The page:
prepare His ways....  To enlighten them that sit in darkness,
and in the shadow of death: to direct our feet into the way of
The Scriptures are silent about the
early life of John, other than that: “the child grew, and was strengthened
in spirit; and was in the deserts until the day of his manifestation to
Tradition has it that he went to the desert as a child—some
say to escape the persecution of Herod that drove the Holy Family to flee to
Egypt. He was apparently under the Nazarite vow; and would have taken no
wine, grapes, raisins, or vinegar; would not have cut his hair; and would
not have visited any grave.
Always the prophet, it is in the
baptism by John that we are first introduced to the Holy Trinity:
 Then cometh Jesus from
Galilee to the Jordan, unto John, to be baptized by him....  And
Jesus being baptized, forthwith came out of the water: and lo, the
heavens were opened to Him: and He saw the Spirit of God descending
as a dove, and coming upon Him.  And behold a voice from heaven,
saying: “This is my beloved Son, in whom I am well pleased.”
Today we celebrate the joyous birth
day of John the Baptist. We will celebrate his martyrdom in about two
months on August 29th. While his association with the Baptism of Jesus is
important, I would suggest that the circumstances at the end of his life are
most important, and are intended for us to emulate.
John was beheaded for, as we say in
the modern idiom, “Speaking truth to power”:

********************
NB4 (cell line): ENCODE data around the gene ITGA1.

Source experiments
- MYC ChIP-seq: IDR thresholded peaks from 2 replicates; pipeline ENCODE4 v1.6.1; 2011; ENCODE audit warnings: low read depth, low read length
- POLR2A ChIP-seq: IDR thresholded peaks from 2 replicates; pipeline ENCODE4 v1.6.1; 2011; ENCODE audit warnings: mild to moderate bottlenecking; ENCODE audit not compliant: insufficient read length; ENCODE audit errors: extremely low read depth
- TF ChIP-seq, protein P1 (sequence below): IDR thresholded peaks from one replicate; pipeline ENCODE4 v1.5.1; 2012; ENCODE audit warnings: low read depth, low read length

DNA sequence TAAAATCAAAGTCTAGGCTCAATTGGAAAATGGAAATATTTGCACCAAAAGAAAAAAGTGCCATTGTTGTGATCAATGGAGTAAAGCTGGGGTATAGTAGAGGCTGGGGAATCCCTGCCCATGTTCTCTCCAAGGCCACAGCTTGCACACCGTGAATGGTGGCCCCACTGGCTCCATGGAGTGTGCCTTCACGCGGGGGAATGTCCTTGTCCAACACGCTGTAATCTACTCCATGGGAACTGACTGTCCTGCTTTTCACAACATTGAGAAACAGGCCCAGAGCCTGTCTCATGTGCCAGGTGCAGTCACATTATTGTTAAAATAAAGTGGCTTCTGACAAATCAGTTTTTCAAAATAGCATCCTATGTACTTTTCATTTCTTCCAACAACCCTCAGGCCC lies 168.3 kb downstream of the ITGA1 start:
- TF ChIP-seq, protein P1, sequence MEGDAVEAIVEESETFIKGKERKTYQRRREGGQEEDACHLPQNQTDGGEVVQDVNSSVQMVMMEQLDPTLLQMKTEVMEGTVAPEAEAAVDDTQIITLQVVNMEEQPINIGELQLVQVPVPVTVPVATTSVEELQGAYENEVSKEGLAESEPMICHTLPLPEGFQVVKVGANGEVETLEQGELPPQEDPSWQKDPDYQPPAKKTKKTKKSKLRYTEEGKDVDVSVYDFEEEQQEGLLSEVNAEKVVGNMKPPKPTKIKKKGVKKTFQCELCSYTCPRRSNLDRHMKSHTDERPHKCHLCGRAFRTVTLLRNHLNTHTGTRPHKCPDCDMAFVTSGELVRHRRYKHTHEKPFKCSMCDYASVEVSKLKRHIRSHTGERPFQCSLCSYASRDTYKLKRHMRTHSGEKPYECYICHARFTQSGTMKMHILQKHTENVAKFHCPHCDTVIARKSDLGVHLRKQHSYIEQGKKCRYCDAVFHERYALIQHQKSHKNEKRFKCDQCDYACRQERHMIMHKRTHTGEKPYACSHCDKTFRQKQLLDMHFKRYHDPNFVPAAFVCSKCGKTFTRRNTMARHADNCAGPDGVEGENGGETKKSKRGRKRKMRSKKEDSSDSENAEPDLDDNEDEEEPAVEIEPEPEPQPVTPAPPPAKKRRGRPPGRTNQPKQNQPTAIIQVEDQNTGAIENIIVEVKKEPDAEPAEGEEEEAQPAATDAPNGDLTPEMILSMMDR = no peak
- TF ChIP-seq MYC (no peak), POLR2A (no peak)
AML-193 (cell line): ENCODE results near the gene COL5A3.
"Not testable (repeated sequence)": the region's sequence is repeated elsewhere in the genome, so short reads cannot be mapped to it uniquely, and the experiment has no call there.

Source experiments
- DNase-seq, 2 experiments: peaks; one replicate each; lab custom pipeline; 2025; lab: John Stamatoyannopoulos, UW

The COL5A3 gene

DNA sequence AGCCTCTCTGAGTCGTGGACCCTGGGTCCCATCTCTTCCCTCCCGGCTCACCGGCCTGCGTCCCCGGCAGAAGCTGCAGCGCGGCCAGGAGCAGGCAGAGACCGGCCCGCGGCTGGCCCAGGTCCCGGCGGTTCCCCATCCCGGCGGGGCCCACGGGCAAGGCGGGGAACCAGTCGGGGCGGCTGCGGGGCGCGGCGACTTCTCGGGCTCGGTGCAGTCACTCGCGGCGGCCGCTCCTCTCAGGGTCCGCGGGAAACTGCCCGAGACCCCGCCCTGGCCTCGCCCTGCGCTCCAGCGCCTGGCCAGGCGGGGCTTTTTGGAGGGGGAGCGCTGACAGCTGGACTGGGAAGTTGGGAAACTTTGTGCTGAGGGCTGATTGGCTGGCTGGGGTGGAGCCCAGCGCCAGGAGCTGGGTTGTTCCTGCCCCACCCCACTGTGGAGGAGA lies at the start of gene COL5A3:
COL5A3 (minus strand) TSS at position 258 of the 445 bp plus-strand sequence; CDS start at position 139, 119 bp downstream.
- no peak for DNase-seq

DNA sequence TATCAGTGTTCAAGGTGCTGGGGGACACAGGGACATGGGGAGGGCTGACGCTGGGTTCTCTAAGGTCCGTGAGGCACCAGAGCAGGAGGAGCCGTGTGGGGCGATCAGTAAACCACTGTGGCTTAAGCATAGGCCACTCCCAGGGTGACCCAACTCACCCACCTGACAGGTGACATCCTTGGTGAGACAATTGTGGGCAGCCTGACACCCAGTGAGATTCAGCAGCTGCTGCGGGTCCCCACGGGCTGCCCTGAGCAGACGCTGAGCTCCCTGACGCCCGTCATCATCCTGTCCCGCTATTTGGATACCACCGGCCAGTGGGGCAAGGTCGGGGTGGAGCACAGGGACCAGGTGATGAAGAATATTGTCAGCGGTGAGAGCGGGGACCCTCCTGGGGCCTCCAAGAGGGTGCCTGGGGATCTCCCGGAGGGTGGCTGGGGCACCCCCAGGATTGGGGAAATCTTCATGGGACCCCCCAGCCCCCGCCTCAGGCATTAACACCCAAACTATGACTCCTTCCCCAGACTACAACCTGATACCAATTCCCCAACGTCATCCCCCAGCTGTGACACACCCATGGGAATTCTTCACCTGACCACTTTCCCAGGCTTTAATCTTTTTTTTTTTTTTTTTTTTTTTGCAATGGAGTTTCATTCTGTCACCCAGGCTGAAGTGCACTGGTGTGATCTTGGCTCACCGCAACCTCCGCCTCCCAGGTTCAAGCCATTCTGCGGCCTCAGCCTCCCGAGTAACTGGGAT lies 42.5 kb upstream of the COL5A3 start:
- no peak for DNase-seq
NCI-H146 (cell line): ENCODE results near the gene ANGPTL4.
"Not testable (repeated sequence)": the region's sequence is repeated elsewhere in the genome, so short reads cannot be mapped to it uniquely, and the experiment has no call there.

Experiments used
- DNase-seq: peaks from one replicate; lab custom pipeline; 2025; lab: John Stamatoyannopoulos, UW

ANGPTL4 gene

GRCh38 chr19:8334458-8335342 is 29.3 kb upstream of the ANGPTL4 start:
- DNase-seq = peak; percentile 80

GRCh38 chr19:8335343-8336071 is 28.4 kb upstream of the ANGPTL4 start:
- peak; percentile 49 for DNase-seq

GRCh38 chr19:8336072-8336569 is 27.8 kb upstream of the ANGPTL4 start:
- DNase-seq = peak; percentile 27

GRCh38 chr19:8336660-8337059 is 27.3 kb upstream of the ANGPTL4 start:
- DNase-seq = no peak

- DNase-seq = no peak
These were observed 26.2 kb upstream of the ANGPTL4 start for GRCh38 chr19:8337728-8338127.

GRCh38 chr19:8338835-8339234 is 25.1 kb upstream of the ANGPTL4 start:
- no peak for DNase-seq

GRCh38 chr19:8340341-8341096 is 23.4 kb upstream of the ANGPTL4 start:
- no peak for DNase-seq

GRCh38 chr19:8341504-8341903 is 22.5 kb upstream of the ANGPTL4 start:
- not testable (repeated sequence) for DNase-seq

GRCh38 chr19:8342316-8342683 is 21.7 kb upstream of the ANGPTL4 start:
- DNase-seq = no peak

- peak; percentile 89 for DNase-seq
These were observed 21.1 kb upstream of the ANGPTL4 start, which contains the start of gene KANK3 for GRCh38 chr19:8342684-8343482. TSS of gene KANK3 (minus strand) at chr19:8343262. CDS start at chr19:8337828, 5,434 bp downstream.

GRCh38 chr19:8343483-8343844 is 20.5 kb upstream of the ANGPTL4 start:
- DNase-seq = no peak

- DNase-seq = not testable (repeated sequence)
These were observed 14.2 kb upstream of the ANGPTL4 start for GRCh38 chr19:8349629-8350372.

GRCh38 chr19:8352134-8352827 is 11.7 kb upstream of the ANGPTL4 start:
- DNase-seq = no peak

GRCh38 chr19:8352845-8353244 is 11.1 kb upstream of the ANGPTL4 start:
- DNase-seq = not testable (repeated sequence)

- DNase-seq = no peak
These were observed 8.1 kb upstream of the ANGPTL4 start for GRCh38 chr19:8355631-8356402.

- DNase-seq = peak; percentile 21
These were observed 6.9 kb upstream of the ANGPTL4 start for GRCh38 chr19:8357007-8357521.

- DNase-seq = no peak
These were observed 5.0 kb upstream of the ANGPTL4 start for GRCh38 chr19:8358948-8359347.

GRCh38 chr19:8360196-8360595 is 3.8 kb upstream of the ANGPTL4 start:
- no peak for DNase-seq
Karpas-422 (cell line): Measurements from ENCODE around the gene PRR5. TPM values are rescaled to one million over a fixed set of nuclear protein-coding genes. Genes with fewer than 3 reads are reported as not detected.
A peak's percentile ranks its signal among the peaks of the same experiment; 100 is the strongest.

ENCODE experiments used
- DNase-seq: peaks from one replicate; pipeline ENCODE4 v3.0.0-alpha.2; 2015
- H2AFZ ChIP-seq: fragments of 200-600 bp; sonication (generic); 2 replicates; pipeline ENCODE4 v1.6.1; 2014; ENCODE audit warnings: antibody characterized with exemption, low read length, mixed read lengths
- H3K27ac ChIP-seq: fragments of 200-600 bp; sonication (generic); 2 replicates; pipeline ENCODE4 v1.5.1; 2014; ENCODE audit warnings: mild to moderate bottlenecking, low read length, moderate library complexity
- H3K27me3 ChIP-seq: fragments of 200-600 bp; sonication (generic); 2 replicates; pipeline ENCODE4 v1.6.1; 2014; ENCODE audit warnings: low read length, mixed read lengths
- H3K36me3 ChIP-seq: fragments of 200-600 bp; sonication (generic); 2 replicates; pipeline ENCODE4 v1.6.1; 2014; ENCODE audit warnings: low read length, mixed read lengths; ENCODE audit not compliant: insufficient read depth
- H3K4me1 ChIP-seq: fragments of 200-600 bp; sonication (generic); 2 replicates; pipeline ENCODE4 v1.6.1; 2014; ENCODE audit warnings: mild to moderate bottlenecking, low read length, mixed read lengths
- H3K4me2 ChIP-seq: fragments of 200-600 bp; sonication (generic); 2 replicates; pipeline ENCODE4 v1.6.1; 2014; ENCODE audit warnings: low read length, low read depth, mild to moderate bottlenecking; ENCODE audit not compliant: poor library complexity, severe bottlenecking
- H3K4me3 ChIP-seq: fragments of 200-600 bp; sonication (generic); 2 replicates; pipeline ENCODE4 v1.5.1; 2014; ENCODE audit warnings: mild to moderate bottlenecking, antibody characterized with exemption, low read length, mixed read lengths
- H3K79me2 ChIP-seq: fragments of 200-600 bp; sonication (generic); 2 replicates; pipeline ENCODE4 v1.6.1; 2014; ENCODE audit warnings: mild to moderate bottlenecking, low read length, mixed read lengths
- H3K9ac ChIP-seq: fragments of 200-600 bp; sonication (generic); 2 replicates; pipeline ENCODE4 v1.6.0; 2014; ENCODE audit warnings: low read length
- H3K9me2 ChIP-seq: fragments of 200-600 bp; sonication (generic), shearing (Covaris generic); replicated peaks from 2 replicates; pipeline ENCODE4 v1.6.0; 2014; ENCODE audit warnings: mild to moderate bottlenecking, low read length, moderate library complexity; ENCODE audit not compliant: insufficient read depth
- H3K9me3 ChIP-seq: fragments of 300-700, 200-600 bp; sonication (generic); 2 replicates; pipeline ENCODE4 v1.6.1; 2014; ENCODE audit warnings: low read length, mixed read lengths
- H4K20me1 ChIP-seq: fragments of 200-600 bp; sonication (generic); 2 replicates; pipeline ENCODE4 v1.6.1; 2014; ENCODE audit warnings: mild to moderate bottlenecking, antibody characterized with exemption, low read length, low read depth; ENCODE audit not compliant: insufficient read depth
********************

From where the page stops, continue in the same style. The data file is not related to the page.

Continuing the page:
For Herod [Antipas himself had sent and
apprehended John, and bound him in prison for the sake of Herodias
the wife of Philip his brother, because he had married her.  For
John said to Herod: “It is not lawful for thee to have thy brother's
A lesser man might have just ignored
the situation. But Herod Antipas was king over a quarter of the people of
Israel. A man who should have been a sacred personage was living in public
adultery, and in incest too, for Herodias was Herod’s niece—both in defiance
of God’s Law given to Moses. It would be this same Herod who would mock
Christ, and send Him back to Pontius Pilate to be crucified.
“Speaking truth to power”—telling
those in authority that they are wrong when they are wrong—may well be the
most important public virtue of the twenty-first century. People have just
gotten used to the false idea that it is unpatriotic or irreligious to point
out errors of highly placed politicians or clergymen. Nothing could be
farther from the truth. Saint Paul resisted Saint Peter “to his face,” over
the relatively minor fault of attempting to please the Jewish converts by
not eating with gentile Christians.
Are we not obligated far more when
some politician acts against the rights of our citizens? Are we not
obligated far more when a priest or bishop denies some truth of our Catholic
Faith? Our Lord told us that “Amongst those that are born of women, there
is not a greater prophet than John the Baptist.”
“Speaking truth to power”—telling those in authority that they are wrong
when they are wrong—may well be the most prophetic act that can be performed
by Catholic Americans of the twenty-first century.